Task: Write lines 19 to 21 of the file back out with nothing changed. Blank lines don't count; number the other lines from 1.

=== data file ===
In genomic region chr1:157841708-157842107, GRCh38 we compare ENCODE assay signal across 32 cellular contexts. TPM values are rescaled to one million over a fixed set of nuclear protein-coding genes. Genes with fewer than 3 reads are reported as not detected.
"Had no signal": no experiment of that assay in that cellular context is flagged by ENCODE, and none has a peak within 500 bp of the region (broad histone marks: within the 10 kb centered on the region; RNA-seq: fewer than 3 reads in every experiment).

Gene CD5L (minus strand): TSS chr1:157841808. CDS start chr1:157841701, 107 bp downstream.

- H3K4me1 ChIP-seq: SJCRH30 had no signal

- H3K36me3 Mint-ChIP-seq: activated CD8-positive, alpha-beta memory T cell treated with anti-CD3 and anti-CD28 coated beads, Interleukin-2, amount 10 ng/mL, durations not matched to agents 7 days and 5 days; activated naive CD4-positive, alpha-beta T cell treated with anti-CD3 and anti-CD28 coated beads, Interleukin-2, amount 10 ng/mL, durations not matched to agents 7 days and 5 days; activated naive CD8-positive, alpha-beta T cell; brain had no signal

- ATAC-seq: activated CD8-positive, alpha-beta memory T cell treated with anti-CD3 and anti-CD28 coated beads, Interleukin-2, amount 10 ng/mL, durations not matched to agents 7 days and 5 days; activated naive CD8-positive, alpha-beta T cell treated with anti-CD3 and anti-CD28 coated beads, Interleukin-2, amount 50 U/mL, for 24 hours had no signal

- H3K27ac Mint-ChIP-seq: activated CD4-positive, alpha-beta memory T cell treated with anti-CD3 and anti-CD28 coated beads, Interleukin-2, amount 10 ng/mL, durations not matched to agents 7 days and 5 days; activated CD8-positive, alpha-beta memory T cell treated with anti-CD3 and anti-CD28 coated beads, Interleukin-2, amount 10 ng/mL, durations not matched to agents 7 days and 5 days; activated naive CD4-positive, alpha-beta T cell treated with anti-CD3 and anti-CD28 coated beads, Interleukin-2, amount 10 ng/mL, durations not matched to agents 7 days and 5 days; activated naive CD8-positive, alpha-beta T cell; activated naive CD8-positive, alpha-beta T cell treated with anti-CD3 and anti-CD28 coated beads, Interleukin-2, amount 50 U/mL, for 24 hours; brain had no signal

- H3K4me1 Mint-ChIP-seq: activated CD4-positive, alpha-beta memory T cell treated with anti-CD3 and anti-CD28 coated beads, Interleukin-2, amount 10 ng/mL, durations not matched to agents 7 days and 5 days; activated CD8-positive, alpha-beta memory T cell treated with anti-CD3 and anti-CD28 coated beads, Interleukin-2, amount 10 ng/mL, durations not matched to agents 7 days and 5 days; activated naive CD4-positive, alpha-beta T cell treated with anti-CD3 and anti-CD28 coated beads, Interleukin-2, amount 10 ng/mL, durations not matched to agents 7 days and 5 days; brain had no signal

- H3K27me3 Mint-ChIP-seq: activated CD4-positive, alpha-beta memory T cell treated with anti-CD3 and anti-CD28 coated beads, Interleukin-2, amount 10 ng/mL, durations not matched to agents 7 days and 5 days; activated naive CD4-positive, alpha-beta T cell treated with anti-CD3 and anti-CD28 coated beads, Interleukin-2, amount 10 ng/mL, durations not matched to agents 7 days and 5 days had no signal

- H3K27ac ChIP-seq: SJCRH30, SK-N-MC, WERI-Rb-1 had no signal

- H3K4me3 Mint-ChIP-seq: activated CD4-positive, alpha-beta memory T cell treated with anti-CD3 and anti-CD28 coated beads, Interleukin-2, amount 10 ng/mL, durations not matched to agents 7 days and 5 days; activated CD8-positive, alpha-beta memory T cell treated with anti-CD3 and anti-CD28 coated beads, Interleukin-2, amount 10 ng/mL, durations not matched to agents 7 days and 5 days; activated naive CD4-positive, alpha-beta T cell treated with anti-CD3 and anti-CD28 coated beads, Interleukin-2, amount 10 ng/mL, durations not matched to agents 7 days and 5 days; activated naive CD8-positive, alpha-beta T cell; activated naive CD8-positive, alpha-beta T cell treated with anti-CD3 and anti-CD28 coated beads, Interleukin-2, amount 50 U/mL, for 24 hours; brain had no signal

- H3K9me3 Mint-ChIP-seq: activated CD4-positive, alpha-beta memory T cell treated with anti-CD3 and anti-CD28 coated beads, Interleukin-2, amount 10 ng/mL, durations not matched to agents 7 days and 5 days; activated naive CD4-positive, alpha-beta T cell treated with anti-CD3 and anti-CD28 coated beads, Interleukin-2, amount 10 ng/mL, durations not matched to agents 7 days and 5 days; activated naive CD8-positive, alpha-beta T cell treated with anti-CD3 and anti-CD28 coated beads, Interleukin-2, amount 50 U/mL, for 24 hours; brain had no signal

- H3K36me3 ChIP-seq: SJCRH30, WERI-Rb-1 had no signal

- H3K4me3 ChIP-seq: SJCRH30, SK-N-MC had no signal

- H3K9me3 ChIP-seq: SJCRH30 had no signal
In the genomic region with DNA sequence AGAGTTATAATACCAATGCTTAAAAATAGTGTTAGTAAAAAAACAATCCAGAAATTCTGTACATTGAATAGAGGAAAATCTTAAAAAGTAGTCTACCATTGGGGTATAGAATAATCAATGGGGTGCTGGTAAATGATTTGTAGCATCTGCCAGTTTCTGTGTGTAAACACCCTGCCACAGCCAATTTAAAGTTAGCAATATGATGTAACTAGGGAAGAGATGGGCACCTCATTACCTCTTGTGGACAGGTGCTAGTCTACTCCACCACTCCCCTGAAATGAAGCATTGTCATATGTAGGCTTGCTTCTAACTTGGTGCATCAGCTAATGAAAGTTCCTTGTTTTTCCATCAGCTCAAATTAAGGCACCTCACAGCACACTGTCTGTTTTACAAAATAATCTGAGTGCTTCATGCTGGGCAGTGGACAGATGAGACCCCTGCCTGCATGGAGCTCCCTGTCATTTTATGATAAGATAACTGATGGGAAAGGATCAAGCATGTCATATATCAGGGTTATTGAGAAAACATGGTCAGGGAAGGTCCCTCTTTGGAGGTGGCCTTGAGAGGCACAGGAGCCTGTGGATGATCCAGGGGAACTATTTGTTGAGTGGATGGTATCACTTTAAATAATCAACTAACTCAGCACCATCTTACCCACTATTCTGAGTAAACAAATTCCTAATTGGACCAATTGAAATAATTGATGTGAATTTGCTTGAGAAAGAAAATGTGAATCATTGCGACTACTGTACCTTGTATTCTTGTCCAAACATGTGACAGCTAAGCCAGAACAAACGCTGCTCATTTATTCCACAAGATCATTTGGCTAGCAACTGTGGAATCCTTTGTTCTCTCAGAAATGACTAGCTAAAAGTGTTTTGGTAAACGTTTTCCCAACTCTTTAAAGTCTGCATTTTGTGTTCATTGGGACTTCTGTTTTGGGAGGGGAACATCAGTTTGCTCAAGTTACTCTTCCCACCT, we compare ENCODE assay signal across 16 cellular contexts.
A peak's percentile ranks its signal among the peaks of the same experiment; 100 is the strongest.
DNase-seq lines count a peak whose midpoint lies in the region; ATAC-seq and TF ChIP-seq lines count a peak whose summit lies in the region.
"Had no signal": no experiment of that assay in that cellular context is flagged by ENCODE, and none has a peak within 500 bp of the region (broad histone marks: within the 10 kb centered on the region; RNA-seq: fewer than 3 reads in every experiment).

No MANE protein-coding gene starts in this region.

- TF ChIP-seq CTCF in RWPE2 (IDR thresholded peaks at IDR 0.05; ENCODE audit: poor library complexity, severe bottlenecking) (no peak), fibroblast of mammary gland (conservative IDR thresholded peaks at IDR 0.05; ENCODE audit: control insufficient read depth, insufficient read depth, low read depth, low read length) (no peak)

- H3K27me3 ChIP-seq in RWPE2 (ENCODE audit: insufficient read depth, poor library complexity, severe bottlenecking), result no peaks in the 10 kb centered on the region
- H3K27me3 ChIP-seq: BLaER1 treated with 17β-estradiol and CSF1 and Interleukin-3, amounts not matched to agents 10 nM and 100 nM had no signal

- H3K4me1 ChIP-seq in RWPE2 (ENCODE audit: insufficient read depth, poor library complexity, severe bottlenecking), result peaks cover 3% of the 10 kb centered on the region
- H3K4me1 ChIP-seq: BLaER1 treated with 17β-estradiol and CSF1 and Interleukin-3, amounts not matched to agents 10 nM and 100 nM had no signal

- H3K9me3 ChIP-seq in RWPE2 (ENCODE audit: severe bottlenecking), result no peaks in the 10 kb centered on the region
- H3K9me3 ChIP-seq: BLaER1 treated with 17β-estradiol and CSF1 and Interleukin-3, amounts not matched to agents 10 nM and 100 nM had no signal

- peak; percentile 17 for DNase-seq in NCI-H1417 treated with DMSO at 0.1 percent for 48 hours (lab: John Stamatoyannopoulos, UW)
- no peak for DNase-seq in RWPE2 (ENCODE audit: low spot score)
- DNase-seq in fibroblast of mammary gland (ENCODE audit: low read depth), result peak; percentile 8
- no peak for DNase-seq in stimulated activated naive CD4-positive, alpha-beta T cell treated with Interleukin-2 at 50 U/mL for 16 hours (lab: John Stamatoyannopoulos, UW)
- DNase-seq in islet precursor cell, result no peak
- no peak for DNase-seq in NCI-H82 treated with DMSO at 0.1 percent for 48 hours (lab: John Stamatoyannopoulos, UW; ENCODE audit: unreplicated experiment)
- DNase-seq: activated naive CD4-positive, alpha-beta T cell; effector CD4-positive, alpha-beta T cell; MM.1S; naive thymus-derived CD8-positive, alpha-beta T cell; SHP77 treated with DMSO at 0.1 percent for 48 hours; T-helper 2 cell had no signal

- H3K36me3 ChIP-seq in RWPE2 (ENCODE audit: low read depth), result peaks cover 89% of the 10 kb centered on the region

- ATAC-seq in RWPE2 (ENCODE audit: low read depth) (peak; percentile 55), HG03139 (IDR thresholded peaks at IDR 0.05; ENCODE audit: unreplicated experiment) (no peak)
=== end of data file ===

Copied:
"Had no signal": no experiment of that assay in that cellular context is flagged by ENCODE, and none has a peak within 500 bp of the region (broad histone marks: within the 10 kb centered on the region; RNA-seq: fewer than 3 reads in every experiment).

No MANE protein-coding gene starts in this region.

- TF ChIP-seq CTCF in RWPE2 (IDR thresholded peaks at IDR 0.05; ENCODE audit: poor library complexity, severe bottlenecking) (no peak), fibroblast of mammary gland (conservative IDR thresholded peaks at IDR 0.05; ENCODE audit: control insufficient read depth, insufficient read depth, low read depth, low read length) (no peak)